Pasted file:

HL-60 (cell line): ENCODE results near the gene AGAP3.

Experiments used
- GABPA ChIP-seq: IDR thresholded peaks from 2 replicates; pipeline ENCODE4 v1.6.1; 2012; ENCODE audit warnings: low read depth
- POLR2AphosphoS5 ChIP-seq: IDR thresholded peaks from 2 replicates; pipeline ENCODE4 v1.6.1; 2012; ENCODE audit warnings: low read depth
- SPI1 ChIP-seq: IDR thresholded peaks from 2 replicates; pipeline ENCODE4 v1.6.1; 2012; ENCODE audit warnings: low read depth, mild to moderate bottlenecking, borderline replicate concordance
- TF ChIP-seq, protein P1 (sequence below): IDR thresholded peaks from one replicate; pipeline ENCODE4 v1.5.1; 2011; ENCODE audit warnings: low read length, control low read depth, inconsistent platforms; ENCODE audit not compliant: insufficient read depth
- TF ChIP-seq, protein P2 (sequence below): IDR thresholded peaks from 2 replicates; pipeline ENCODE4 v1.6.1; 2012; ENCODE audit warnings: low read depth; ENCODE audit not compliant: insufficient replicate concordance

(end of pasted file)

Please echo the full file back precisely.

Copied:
HL-60 (cell line): ENCODE results near the gene AGAP3.

Experiments used
- GABPA ChIP-seq: IDR thresholded peaks from 2 replicates; pipeline ENCODE4 v1.6.1; 2012; ENCODE audit warnings: low read depth
- POLR2AphosphoS5 ChIP-seq: IDR thresholded peaks from 2 replicates; pipeline ENCODE4 v1.6.1; 2012; ENCODE audit warnings: low read depth
- SPI1 ChIP-seq: IDR thresholded peaks from 2 replicates; pipeline ENCODE4 v1.6.1; 2012; ENCODE audit warnings: low read depth, mild to moderate bottlenecking, borderline replicate concordance
- TF ChIP-seq, protein P1 (sequence below): IDR thresholded peaks from one replicate; pipeline ENCODE4 v1.5.1; 2011; ENCODE audit warnings: low read length, control low read depth, inconsistent platforms; ENCODE audit not compliant: insufficient read depth
- TF ChIP-seq, protein P2 (sequence below): IDR thresholded peaks from 2 replicates; pipeline ENCODE4 v1.6.1; 2012; ENCODE audit warnings: low read depth; ENCODE audit not compliant: insufficient replicate concordance